The Pharaoh and the Commanding Heights

The Egyptian military is, for now, looking like a force for democratization. It should not be forgotten, however, that the military is an oligarchy which controls huge swaths of the Egyptian economy.  Chariotguy

SFChronicle: It owns companies that sell everything from fire extinguishers and medical equipment to laptops, televisions, sewing machines, refrigerators, pots and pans, butane gas bottles, bottled water and olive oil.

Its holdings include vast tracts of land, including the Sharm el-Sheikh resort, where ex-President Hosni Mubarak now resides in one of his seaside palaces. Bread from its bakeries has helped head off food riots.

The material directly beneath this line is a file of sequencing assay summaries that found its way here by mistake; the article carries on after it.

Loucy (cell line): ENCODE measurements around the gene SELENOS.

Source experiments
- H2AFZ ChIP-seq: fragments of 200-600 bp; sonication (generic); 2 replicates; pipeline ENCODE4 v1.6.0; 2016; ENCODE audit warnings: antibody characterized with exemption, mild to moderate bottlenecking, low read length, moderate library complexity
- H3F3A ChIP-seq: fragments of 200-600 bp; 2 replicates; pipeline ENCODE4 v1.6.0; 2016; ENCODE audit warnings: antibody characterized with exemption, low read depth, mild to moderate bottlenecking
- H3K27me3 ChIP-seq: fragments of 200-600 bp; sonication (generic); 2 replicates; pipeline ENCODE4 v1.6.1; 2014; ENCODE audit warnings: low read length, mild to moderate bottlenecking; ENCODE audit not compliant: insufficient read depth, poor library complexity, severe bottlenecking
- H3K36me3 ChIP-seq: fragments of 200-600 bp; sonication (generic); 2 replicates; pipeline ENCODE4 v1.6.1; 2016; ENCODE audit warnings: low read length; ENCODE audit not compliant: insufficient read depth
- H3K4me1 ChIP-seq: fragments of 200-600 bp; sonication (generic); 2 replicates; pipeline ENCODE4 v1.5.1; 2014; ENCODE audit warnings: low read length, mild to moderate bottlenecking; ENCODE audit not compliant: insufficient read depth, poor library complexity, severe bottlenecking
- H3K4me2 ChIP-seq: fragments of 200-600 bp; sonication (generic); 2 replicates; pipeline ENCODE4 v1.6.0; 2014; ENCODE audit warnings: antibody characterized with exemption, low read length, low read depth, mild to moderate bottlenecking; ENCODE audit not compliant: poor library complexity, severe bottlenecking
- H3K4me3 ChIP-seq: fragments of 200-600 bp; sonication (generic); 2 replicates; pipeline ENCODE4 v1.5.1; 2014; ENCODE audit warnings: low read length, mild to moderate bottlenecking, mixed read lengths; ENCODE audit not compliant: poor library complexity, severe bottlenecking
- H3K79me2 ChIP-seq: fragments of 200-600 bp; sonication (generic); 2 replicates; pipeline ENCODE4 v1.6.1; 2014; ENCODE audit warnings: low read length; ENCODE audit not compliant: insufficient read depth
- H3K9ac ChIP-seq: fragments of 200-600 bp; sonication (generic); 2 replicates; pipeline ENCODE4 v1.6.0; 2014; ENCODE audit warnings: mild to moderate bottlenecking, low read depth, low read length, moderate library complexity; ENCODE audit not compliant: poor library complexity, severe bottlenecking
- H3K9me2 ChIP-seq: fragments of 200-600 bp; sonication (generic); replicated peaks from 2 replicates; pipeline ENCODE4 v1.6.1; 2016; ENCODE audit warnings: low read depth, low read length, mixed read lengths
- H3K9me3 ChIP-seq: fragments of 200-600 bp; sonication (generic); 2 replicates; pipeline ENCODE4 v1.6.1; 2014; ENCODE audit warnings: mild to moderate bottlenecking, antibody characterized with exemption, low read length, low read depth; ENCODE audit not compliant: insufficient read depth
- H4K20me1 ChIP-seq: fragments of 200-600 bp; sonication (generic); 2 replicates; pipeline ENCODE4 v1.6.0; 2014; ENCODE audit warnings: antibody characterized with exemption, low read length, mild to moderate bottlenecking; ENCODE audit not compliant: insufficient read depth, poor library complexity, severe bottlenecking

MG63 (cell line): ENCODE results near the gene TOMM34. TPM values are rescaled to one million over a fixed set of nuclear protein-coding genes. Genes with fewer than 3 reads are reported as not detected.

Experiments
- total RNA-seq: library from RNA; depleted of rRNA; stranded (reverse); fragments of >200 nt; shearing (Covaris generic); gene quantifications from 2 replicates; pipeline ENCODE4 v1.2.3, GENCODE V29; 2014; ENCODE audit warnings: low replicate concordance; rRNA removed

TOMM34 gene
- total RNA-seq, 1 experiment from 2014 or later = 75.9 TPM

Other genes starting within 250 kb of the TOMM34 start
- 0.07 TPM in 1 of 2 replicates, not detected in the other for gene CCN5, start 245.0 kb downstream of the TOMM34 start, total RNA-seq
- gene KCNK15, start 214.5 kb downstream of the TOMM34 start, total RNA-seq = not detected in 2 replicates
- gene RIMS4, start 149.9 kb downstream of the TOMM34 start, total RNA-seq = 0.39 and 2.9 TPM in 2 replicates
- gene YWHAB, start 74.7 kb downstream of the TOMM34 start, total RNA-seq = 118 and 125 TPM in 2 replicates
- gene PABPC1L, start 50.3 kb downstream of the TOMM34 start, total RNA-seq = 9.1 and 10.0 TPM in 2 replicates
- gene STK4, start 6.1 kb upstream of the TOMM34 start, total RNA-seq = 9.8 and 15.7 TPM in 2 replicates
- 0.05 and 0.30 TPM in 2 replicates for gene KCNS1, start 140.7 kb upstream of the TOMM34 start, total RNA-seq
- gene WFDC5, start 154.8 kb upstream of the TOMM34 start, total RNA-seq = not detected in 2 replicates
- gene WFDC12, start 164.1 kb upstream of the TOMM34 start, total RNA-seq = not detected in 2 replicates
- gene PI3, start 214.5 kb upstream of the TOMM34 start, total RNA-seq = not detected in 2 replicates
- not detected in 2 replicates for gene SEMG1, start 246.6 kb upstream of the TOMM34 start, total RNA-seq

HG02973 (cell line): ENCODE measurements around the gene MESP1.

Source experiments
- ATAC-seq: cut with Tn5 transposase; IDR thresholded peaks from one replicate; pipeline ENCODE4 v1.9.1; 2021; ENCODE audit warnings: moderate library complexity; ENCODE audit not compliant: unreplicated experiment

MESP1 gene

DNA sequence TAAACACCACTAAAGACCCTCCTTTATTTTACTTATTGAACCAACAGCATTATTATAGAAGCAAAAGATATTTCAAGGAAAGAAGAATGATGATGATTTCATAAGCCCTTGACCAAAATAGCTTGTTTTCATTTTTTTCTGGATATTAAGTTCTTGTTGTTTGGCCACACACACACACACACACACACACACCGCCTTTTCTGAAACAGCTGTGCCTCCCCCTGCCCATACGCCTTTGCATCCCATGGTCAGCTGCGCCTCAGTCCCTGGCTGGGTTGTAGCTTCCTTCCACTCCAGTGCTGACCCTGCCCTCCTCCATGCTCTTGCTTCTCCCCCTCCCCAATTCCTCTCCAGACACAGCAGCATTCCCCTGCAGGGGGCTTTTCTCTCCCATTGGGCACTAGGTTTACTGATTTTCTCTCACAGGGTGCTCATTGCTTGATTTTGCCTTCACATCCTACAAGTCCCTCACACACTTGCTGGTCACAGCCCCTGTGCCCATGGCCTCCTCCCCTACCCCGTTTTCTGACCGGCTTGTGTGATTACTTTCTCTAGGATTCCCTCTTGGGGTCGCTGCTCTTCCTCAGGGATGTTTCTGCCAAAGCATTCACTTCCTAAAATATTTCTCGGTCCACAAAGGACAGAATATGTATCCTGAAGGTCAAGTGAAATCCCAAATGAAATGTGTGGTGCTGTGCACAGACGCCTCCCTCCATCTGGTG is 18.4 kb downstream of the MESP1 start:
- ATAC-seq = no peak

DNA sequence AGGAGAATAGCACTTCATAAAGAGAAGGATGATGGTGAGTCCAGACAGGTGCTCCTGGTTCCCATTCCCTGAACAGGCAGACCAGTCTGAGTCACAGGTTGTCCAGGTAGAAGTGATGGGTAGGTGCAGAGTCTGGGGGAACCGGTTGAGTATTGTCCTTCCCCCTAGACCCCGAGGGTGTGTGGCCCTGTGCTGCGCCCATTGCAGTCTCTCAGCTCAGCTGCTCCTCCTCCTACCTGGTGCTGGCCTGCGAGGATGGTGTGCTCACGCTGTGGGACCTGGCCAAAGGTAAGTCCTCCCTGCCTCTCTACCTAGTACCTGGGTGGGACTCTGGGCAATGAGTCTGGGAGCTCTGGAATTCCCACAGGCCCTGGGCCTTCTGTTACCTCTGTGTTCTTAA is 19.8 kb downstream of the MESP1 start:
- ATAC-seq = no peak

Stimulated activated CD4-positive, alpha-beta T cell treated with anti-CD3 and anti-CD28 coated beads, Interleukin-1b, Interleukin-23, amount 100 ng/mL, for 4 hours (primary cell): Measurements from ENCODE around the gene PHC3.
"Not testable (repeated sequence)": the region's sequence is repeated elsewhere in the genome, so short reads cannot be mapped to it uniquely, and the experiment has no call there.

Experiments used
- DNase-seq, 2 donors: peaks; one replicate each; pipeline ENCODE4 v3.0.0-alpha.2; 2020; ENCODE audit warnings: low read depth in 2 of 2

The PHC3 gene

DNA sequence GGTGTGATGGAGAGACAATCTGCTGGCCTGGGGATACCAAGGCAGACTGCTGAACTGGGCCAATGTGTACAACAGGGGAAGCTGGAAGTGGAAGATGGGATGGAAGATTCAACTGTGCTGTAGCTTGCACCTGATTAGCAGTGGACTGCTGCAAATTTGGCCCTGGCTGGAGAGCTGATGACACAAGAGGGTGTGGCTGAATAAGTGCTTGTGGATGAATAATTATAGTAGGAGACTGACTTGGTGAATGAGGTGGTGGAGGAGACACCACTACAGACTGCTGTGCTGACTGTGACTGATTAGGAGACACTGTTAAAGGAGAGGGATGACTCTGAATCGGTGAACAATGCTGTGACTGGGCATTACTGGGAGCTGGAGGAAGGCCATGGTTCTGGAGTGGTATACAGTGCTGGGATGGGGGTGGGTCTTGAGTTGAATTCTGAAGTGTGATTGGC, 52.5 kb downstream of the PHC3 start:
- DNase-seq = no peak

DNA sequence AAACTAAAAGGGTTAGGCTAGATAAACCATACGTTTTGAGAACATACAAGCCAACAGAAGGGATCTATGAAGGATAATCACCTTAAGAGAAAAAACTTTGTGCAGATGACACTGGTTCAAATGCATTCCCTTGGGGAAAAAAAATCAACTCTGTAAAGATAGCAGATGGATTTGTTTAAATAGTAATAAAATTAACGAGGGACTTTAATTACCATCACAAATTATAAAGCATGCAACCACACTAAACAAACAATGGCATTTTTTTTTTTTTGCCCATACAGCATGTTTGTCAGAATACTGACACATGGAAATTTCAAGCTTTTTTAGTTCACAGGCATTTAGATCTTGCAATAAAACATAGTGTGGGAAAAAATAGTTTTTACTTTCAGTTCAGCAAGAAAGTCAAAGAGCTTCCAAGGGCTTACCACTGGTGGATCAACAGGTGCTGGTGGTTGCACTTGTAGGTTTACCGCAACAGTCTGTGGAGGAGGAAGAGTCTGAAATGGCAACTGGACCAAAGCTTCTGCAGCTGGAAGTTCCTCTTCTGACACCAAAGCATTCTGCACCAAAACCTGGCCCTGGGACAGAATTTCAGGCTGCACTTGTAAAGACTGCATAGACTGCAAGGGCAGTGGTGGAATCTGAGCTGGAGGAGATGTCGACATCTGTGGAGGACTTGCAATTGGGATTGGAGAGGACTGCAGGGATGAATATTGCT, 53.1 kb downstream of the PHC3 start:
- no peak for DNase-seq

Time notes:

Another source of the military's untold wealth is its hold on one of this densely populated country's most precious commodities: public land, which is increasingly being converted into gated communities and resorts. The military has other advantages: it does not pay taxes and does not have to deal with the bureaucratic red tape that strangles the private sector. 

…The revenue streams from its various holdings help the military maintain the lifestyle its officers have grown accustomed to, including an extensive network of luxurious social clubs as well as comfortable retirements – all of which helps ensure officer loyalty.

Not surprisingly, the military has opposed privatization and economic liberalization. The Egyptian military currently commands a great deal of respect in Egypt but what happens when a nascent democracy tries to reform an entrenched oligarchy?


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